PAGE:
Warm Ischemia Time and 
Preservation of Renal Function


WIT measures the time the organ remains at body temperature after its blood supply has been cut off. The “safe” duration of warm ischemia during partial nephrectomy remains controversial. Examining WIT in five minute intervals, an estimated cut point of 25 minutes provided the best threshold for preventing negative renal function outcomes, and led to authors to conclude that “every minute counts when the hilum is clamped during PN.”52

However, in a subsequent analysis, the same authors compared 660 patients undergoing PN with warm or cold ischemia and found that when controlling for age, tumor size, pre-operative estimated glomerular filtration rate (eGFR), ischemia time, and percentage of renal parenchyma spared, long-term renal function after PN was determined primarily by the quantity and quality of renal parenchyma preserved, not duration of ischemia.53


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While these data send mixed messages, a working hypothesis may be that every effort should be made to reduce WIT during PN. A previous surgical benchmark to minimize renal injury during LPN was a WIT less than 30 minutes,54 and reported WITs in contemporary RPN series range from 18.2-35.3 minutes39, 41 with minimal change in serum creatinine 
or eGFR.27, 30, 35, 51

When directly comparing RPN and LPN, a consistent finding across large series was a reduced WIT in patients undergoing RPN,8, 29, 36 which may be due to ease of reconstruction and intracorporeal suturing with the robotic platform when compared to the more technically demanding laparoscopic approach. Improving ischemia times through the RPN collective experience have been attributed to increasing surgeon experience as well as emerging techniques to reduce the time devoted to renal reconstruction, such as cutting and removing needles following hilar unclamping, pre-placement of needles,55 and the “sliding clip” renorrhaphy technique.24 Increasing surgeon experience and comfort with the robotic platform has expanded the indications for RPN to include more anatomically complex renal masses.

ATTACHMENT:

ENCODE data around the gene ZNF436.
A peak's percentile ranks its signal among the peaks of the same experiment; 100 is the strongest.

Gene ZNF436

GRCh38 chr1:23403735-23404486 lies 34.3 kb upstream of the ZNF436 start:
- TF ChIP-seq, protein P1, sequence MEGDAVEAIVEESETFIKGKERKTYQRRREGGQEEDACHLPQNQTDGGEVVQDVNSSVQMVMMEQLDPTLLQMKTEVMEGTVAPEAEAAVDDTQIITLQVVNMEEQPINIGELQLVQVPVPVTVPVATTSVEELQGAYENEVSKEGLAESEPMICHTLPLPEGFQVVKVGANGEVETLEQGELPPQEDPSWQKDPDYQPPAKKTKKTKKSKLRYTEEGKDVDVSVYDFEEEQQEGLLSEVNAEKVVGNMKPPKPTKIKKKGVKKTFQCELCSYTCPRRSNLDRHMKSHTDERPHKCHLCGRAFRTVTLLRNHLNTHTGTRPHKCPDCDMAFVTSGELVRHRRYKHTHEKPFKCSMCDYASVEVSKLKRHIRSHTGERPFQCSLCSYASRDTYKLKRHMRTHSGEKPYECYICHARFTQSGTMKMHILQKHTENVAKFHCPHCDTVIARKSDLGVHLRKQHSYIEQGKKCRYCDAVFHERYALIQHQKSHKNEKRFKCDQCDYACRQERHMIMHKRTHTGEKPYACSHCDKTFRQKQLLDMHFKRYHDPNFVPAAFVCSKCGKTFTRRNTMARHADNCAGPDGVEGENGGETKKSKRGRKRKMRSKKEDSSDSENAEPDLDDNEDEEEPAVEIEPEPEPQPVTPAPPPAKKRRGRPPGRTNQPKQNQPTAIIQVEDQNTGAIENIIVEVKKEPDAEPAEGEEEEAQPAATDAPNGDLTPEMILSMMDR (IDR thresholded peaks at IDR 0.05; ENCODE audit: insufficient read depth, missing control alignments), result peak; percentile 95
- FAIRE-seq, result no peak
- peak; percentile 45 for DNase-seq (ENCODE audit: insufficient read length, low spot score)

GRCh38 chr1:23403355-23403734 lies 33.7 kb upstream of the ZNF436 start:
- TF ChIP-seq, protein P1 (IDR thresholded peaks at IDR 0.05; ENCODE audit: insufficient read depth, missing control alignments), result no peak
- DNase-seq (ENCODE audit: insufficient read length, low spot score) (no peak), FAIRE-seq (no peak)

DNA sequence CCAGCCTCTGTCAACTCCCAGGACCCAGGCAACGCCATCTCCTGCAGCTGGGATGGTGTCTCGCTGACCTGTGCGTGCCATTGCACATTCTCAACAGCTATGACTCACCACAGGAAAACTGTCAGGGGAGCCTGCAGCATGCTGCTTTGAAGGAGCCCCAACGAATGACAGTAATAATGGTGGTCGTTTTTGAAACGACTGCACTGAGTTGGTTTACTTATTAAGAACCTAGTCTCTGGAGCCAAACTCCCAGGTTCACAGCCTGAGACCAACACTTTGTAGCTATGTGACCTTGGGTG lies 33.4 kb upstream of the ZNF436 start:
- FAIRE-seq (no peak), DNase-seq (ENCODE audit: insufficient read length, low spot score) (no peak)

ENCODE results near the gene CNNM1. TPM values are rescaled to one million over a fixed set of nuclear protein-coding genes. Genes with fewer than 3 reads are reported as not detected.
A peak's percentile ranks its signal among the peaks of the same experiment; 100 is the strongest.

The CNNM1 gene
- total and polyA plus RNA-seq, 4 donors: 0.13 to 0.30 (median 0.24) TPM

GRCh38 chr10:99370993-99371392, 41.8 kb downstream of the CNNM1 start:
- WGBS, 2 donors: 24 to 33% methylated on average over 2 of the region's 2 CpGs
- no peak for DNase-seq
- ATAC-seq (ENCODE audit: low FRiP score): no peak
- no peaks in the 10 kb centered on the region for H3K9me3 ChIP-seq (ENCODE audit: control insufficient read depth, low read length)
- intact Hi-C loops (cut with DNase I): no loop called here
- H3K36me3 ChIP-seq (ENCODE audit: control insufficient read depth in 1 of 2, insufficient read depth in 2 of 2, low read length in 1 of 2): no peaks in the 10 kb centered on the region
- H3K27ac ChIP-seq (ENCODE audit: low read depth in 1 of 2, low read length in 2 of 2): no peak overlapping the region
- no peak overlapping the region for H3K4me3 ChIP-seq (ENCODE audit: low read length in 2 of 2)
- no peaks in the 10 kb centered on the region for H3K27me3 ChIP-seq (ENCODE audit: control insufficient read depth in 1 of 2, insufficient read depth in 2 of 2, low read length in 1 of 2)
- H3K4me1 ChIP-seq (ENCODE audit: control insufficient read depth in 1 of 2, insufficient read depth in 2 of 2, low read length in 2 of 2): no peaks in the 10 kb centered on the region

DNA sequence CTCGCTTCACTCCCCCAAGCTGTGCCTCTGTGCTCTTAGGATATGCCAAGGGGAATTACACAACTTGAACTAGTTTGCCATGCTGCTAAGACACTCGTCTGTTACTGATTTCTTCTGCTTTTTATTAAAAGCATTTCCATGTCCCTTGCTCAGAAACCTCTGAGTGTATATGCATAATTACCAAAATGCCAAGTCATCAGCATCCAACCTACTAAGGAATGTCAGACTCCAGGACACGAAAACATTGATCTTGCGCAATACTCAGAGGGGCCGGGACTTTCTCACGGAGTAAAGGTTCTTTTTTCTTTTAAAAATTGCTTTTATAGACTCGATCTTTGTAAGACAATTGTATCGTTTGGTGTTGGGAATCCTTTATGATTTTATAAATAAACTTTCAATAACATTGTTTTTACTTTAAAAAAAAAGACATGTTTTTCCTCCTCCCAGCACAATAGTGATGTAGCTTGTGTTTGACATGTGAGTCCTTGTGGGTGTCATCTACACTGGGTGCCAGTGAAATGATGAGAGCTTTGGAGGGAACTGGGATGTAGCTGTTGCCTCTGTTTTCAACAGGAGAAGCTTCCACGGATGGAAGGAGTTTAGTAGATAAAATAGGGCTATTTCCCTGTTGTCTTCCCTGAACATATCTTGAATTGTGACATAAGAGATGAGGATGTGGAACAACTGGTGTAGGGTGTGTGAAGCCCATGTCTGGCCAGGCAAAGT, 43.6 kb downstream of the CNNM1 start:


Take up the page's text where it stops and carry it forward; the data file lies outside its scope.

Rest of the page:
Oncologic Outcomes 


LPN has consistently demonstrated equivalent oncologic outcomes (margin status, local recurrence rates) with intermediate to long-term follow up when compared to OPN.56 Initial experience with RPN has demonstrated positive margin rates ranging from 1.5%-5.7% in large single institution series18, 34-36 and 3.8% in multi-institutional series,51 which is consistent with historical rates for OPN (1.3%) and LPN (2.9%) in experienced hands.3 While reported margin rates may be approximately equal between RPN and OPN, the longest duration of median follow up in the reported RPN literature is less than 24 months,17 until long-term data is available for RPN, extrapolation of long term oncologic efficacy from the durable experience with LPN will be necessary.56

Future Considerations